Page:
Photo: Mamutjan Abdurehim
By Mamutjan Abdurehim / End Transplant Abuse
My name is Mamutjan Abdurehim. I am from Kashgar, Xinjiang, and currently reside in Australia. My wife, Muherrem Ablet, is currently in prison at an undisclosed location in Xinjiang. Our two children (daughter Muhlise, now 11 and son Hikmet, now 6) are in Kashgar.
My family moved to Malaysia in November 2012 as I studied my PhD there at the time. However, Muherrem’s passport was stolen, and she and our children had to go back to Kashgar to renew her passport after being denied a replacement at the Chinese embassy. It was a painful family separation, but I was in constant contact with my wife and children during that time.
Then on April 15, 2017, Muherrem was taken away from our home in Kashgar, called in for a “short study course” which I now know to be a euphemism for detention camps. She couldn’t have known it was coming. Our two children were left behind with our parents. I did not know then that it would mark the beginning of the mass internment of Uighurs; my wife would have been one of the first to be taken away.
In May 2017, I moved from Malaysia to Australia, where I am now. I had read reports that Egypt was deporting Uighur students back to China and feared that Malaysia would do the same.
In late May 2017, Muherrem texted me that she had come home for a day. One or two days later, she changed her profile picture, and I was deleted from her contacts list – presumably before being returned to the camps. I assume that she was forced to do this.
On May 2, 2019, I came across a video of my son on a relative’s WeChat page. He was screaming euphorically: “My mum has graduated!” That, I knew, meant she was released. I cannot recall how many times I frantically watched and re-watched the video that day.
I was under the impression that she was finally safe at home. However, three sources back home then sent me code words via WeChat, covertly notifying me that Muherrem had been taken away again, this time apparently with a sentence of five years in prison. I was crushed. I did not know the exact circumstances of my wife’s second disappearance, but she might have been arrested again sometime in 2019. Her sentencing fitted the prevalent pattern of former camp inmates being re-arrested and sentenced to prison terms.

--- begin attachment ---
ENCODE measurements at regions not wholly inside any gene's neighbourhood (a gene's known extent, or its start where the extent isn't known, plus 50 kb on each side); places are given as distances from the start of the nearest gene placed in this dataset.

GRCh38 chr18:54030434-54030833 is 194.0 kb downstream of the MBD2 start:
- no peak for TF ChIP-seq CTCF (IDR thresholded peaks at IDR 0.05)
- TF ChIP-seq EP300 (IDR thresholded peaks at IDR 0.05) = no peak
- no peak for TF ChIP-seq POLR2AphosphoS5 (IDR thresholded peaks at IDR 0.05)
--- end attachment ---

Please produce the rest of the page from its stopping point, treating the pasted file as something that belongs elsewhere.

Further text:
No words can describe how agonizing the past three years have been for me. I never imagined what it would be like to lose my family to a black hole where nobody knows what happens. For years I did not speak out about my wife’s internment; I did not have concrete information about her disappearance, and we all assumed that this “study program” would only be short term. I also wanted to exhaust all my legal and diplomatic options to bring my family to Australia, but I could not use those channels as I am not yet an Australian citizen. However, upon finding out my wife’s sentence, I started speaking out to demand her release and the reunion of my family. My emails to the Chinese mission in Australia and Foreign Ministry in Beijing have been unanswered.
CNN covered my story in 2021 and since then, the Chinese Foreign Ministry vaguely informed the journalists that Muherrem had been sentenced to not five, but nine years in prison. There was nothing disclosed about her whereabouts. The home telephone line has been cut off. There is no way for me to contact my children and parents since everybody is too scared to contact us. I’m advocating publicly as well as privately through the Ministry of Foreign Affairs and Trade of Australia.
My story is just one of many, many more out there in the world – for every member of the Uighur diaspora speaking out, there are hundreds of thousands more who aren’t, for fear of repercussions from the CCP. There are many other families I know, especially in Turkey, that have also been separated and have no way of communicating with their lost relatives.
As a family who has never broken the law, we deserve justice and reunion. No innocent people should be subjected to this level of agony and suffering for just being who they are or for what they believe in.